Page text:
Now that I have a great recipe and much better technique, I think I can crank these things out in a matter of hours. In the words of my many piano teachers, practice makes perfect.
- 500g all-purpose flour
- 60g sugar
- 1 teaspoon salt
- 60g + 300g unsalted butter, at room temperature
- 12 g dry, active yeast
- 125 g milk, at room temperature
- Prepare the "detrampe" (croissant dough) by combining the flour, sugar, and salt in the bowl of a stand mixer. Add 60g butter and mix together until combined.
- Combine the yeast and 125g water in a small mixing bowl, whisk to combine. Add the milk, and whisk again until combined. Let sit for three minutes.
- Pour the milk mixture into the dry ingredients and combine using the hook attachment. Do not overmix, or the dough will be difficult to roll and shape.
- Using a bowl scraper, and scrape the dough from the bowl into a large bowl and place plastic over the bowl. Place it in the refrigerator for 30 minutes.
- Prepare the "beurrage" (butter block). Wrap the cold butter in plastic film, and using the rolling pin, pound on it to soften it until it is 8" by 12". Refrigerate it until ready to use.
- Remove the bowl from the refrigerator, and using a dough scraper, scrape the dough onto a clean, flat work surface.
- Using a rolling pin, roll the dough into a rectangle, 12" by 18."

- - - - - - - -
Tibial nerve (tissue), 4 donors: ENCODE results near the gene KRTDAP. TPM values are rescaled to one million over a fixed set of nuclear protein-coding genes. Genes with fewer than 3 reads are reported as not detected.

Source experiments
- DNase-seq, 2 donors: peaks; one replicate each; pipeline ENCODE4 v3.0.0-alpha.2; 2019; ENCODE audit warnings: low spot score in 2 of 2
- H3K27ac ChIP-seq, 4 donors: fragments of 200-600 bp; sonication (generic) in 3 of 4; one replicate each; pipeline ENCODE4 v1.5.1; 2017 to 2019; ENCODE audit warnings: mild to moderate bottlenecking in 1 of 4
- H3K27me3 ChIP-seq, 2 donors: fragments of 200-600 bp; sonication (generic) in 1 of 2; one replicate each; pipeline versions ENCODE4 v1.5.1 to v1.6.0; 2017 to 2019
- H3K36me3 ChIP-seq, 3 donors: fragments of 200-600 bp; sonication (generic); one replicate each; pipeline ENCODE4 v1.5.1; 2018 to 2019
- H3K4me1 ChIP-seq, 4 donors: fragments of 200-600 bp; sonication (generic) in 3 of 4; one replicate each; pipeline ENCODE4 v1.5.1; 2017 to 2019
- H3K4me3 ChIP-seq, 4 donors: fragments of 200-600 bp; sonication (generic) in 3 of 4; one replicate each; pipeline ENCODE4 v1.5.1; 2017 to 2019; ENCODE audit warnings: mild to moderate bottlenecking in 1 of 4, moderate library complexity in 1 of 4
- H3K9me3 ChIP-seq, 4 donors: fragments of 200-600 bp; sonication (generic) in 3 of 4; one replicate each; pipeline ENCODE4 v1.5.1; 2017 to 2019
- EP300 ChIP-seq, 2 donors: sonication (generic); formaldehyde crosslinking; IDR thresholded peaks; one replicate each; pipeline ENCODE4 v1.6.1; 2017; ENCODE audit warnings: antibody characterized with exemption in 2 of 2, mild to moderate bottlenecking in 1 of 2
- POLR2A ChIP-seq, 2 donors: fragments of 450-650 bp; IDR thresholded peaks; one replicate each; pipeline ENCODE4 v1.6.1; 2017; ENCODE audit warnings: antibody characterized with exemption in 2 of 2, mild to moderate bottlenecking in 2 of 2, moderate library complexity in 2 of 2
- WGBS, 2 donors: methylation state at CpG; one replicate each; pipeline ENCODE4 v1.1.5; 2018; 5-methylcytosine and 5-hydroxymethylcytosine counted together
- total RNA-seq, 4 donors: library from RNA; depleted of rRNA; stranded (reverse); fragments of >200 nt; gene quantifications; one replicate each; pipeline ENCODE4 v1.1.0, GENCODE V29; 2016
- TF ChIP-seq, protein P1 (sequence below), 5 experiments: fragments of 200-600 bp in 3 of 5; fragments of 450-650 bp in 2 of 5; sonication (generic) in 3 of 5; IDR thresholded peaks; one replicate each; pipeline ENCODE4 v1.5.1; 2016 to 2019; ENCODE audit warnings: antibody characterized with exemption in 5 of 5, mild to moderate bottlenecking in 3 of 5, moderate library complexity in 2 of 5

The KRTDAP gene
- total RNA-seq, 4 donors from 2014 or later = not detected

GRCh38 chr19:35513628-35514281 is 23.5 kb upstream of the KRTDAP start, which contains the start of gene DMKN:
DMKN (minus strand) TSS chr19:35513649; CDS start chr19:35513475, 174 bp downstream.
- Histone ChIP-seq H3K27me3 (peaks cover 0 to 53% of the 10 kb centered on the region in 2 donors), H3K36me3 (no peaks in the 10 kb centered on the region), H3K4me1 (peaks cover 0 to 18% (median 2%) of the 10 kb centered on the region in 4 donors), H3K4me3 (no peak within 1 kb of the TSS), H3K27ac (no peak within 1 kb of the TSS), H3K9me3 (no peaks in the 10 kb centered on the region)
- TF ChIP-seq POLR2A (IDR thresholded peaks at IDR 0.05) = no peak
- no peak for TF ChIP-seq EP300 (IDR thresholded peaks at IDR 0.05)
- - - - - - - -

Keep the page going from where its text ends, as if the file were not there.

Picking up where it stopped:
- Unwrap the beurrage. It should be 2/3 the size of the dough. Place it on the dough, leaving 1/3 uncovered.
- Fold the top third of the uncovered dough over the middle third of the butter. Fold the bottom third of the butter-covereddough up, over, and onto the top of the other two sections of folded dough (It should be folded in thirds like a letter.)
- Turn the dough so that it is vertical. Using a rolling pin, gently roll the dough to press it together. This is the end of the "first turn."
- Wrap the dough in plastic and refrigerate it for 30 minutes. Remove the dough from the refrigerator and place it on the work space so that it is vertical. Roll the dough into a long rectangle, about 12" by 18-24." Fold the dough like a letter. Wrap in plastic and refrigerate for 30 minutes. This the "second turn."
- Repeat this process two more times, for a total of four turns.
- Line baking sheets with parchment paper. Unwrap the dough and roll it into a rectangle, 12" by 24." Using a knife or a croissant cutter, cut the dough into 24 triangles.
- Make a small, one-half inch slit in the center of the base of each triangle. Fold the two tabs that are formed by the slit up and toward the outside edges. Roll the bottom up towards the top of the triangle, and continue rolling. Carefully bend the finished croissant into a crescent shape. Work quickly to keep the dough from getting too warm.
- Place the finished croissants on the prepared baking sheets. Cover with plastic and place in a warm, draft-free spot for one hour. They should double in size.
- Preheat the oven to 350F. Bake the croissants for 20-25 minutes, or until golden brown all over. Serve them immediately.